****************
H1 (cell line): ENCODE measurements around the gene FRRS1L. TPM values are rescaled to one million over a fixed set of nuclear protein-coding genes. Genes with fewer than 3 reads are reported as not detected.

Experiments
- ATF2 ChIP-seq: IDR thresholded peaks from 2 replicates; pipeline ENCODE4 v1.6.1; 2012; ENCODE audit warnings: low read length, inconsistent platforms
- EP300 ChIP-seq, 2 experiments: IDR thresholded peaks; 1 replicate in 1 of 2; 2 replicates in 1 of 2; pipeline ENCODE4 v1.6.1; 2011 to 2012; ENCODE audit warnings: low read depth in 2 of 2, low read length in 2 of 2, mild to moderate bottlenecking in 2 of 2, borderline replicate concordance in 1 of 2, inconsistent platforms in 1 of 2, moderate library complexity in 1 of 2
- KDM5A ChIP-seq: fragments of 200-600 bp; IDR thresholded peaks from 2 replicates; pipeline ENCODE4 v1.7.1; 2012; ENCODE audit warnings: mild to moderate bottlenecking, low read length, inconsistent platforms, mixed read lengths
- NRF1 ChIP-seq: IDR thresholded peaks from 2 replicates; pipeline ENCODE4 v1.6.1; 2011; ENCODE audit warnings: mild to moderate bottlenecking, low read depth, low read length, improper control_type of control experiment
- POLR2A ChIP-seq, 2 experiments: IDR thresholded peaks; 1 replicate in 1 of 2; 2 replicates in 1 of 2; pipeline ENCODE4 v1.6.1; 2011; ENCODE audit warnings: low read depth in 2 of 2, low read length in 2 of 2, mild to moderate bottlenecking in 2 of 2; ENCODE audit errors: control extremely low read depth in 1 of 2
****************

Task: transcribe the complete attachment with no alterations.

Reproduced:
H1 (cell line): ENCODE measurements around the gene FRRS1L. TPM values are rescaled to one million over a fixed set of nuclear protein-coding genes. Genes with fewer than 3 reads are reported as not detected.

Experiments
- ATF2 ChIP-seq: IDR thresholded peaks from 2 replicates; pipeline ENCODE4 v1.6.1; 2012; ENCODE audit warnings: low read length, inconsistent platforms
- EP300 ChIP-seq, 2 experiments: IDR thresholded peaks; 1 replicate in 1 of 2; 2 replicates in 1 of 2; pipeline ENCODE4 v1.6.1; 2011 to 2012; ENCODE audit warnings: low read depth in 2 of 2, low read length in 2 of 2, mild to moderate bottlenecking in 2 of 2, borderline replicate concordance in 1 of 2, inconsistent platforms in 1 of 2, moderate library complexity in 1 of 2
- KDM5A ChIP-seq: fragments of 200-600 bp; IDR thresholded peaks from 2 replicates; pipeline ENCODE4 v1.7.1; 2012; ENCODE audit warnings: mild to moderate bottlenecking, low read length, inconsistent platforms, mixed read lengths
- NRF1 ChIP-seq: IDR thresholded peaks from 2 replicates; pipeline ENCODE4 v1.6.1; 2011; ENCODE audit warnings: mild to moderate bottlenecking, low read depth, low read length, improper control_type of control experiment
- POLR2A ChIP-seq, 2 experiments: IDR thresholded peaks; 1 replicate in 1 of 2; 2 replicates in 1 of 2; pipeline ENCODE4 v1.6.1; 2011; ENCODE audit warnings: low read depth in 2 of 2, low read length in 2 of 2, mild to moderate bottlenecking in 2 of 2; ENCODE audit errors: control extremely low read depth in 1 of 2